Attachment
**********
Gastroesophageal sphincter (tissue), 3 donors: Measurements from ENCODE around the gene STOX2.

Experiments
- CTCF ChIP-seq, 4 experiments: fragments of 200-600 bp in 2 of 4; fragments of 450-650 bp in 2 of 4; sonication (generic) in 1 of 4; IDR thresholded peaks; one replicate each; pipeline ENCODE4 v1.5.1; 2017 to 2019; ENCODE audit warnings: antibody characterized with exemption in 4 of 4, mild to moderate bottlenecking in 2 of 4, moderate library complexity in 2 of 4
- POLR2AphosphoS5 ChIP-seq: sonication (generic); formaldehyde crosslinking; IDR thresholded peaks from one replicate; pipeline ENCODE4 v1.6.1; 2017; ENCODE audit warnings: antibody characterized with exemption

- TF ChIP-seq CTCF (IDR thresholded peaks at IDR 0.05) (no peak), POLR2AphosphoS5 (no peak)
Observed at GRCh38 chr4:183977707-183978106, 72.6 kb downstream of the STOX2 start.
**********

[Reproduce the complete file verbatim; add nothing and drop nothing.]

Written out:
Gastroesophageal sphincter (tissue), 3 donors: Measurements from ENCODE around the gene STOX2.

Experiments
- CTCF ChIP-seq, 4 experiments: fragments of 200-600 bp in 2 of 4; fragments of 450-650 bp in 2 of 4; sonication (generic) in 1 of 4; IDR thresholded peaks; one replicate each; pipeline ENCODE4 v1.5.1; 2017 to 2019; ENCODE audit warnings: antibody characterized with exemption in 4 of 4, mild to moderate bottlenecking in 2 of 4, moderate library complexity in 2 of 4
- POLR2AphosphoS5 ChIP-seq: sonication (generic); formaldehyde crosslinking; IDR thresholded peaks from one replicate; pipeline ENCODE4 v1.6.1; 2017; ENCODE audit warnings: antibody characterized with exemption

- TF ChIP-seq CTCF (IDR thresholded peaks at IDR 0.05) (no peak), POLR2AphosphoS5 (no peak)
Observed at GRCh38 chr4:183977707-183978106, 72.6 kb downstream of the STOX2 start.